Dr. Stanley K. Smith, Professor of Economics and Director of the Bureau of Economic and Business Research at the University of Florida, writes: “A survey of Americans aged 45 and older found that nearly one-fourth of the respondents thought it likely that they or someone in their household would have difficulty getting around in their homes within the next five years.”
The nature of the current housing crisis from a disability perspective is four-fold.
- In 2010, the U.S. Department of Census estimated there were 35 million Americans aged 65 and older.
- Since 2010, the first members of the largest generation in U.S. history has begun to retire—the “Baby Boomers” born after World War II—and there are 76 million of them. They are currently retiring at the rate of 10,000 a day for the next twenty years.
- Over 90 percent of U.S. housing stock is not wheel chair accessible making independent living especially difficult for the nine percent of the American people currently with mobility disabilities and the considerable increase in mobility disabilities expected as the population ages.
- Current independent living housing stock has already been limited even before the Baby Boomers began retirement. The alternative to independent living; namely, currently overpopulated assistive living in, for the most part nursing homes, results in considerably higher health care costs and limits the ability of residents to develop their talents
Chapter One: Introducing Housing Renovations for Individuals with Mobility Disabilities focuses on what appears to be the ideal situation; namely, involving the clients directly in the process of making the critical decisions about renovating their own homes. The authors decided the most helpful example of the kind of home to be remodeled would be a single or two-story detached residence for one individual or for a family. The photograph below used throughout this report shows what is intended to portray the “generic home.”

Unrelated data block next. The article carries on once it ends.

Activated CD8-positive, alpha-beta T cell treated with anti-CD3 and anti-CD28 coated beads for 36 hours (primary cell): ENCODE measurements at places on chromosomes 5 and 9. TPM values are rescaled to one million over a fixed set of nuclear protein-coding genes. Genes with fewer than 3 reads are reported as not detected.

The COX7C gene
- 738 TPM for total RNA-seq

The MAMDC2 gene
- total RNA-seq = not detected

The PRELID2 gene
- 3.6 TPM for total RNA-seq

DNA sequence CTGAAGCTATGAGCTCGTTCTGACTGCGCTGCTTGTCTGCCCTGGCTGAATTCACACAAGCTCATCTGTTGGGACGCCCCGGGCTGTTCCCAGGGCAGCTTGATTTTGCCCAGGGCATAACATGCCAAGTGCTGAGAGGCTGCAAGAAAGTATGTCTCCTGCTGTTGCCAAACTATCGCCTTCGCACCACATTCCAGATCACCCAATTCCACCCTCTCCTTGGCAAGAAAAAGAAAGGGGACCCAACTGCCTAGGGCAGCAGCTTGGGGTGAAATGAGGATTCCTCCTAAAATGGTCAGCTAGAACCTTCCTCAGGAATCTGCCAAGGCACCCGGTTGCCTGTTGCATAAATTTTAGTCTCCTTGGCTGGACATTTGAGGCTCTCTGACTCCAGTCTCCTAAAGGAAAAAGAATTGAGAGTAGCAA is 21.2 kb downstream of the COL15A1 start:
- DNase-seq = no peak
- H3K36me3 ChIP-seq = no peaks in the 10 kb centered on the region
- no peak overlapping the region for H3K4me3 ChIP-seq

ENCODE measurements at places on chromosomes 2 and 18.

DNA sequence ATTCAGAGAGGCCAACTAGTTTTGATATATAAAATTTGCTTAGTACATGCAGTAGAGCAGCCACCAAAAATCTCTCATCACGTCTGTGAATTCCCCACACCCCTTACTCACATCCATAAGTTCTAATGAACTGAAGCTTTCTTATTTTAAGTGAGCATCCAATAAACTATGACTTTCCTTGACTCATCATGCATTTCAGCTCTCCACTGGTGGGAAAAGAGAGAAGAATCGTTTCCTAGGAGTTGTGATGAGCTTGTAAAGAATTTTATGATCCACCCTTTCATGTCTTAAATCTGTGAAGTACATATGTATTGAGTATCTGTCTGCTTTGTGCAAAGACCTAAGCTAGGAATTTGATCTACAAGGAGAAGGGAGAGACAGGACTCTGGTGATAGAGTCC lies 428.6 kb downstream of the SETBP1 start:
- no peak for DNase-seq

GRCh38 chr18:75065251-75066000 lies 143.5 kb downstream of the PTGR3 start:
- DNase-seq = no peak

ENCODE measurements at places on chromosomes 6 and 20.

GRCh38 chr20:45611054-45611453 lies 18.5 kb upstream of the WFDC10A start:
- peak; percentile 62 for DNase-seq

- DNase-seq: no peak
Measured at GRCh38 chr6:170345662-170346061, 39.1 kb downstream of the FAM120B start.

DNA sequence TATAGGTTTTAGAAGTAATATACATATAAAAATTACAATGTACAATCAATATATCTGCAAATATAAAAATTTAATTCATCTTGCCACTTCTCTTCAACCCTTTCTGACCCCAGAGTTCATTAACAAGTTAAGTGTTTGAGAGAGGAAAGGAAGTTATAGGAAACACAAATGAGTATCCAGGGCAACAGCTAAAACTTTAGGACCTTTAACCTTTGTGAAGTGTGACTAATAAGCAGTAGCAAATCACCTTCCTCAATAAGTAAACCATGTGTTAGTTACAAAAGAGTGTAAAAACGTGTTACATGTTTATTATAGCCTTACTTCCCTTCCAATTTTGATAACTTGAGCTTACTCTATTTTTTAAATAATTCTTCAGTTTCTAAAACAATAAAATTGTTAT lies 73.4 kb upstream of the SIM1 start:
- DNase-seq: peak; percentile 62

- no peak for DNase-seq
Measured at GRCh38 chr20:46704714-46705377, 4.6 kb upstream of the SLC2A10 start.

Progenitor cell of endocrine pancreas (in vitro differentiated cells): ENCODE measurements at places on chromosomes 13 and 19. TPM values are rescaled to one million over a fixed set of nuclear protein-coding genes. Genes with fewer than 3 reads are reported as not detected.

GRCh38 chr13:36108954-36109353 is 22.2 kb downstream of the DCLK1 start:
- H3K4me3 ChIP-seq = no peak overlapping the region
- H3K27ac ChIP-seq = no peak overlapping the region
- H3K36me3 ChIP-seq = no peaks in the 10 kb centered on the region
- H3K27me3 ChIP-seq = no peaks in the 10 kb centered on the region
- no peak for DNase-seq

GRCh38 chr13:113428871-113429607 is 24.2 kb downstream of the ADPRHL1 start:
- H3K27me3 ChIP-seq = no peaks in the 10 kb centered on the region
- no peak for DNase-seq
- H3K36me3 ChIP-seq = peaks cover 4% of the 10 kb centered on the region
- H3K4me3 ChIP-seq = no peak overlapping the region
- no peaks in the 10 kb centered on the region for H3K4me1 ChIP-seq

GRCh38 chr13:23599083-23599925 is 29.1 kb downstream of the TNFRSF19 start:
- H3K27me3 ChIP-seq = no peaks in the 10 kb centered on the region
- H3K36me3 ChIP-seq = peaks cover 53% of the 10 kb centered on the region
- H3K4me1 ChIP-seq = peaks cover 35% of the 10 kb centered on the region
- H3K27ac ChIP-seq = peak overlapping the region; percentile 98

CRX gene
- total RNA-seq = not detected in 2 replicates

This home was chosen because it is representative of much of the housing stock in the United States. As a consequence of the “Baby Boom” following World War II, the U.S. experienced dramatic demographic changes. By 1970 most of the population shifted from cities to suburbs. As a consequence, suburban detached housing such as the one depicted here provides a familiar representation of the kind of residence a significant number of U.S. residents own when the issue of mobility arises.
The ideal situation for renovation is for the individual who becomes disabled or plans for the future to make the critical renovation decisions for oneself. Within the architectural, engineering, and construction (AEC) community it is commonplace to take direction from the client. In doing so, professionals in the building industry present clients with information useful for making decisions. Certainly, if one plans to live in a redesigned residence for a number of years, it is preferable to live in a residence that suits one’s own requirements and taste.
All too often reality interferes with that ideal. Yes, there are individuals who plan for the future who do serve as clients and this report is directed to them. Unfortunately, all too often plans to renovate come as a consequence of a disabling injury or a disease event. A caregiver, who may be a may be a family member or a social worker, or someone else, must make the decisions normally reserved for the client. In addition to clients, this report is also directed toward caregivers. [Involved in disability renovation are a wide-variety of stakeholders including disability equipment and access specialists, building contractors, architects, Office of Vocational Rehabilitation (OVR) counselors, and healthcare officials.]
Chapter One begins with an overview of available housing for disabled and elderly individuals in the United States before discussing the specifics of renovating existing housing which is the central theme of this report. These specifics include:
- the magnitude of decisions involved with renovating existing housing
- the long-term impact on clients of decisions that must be made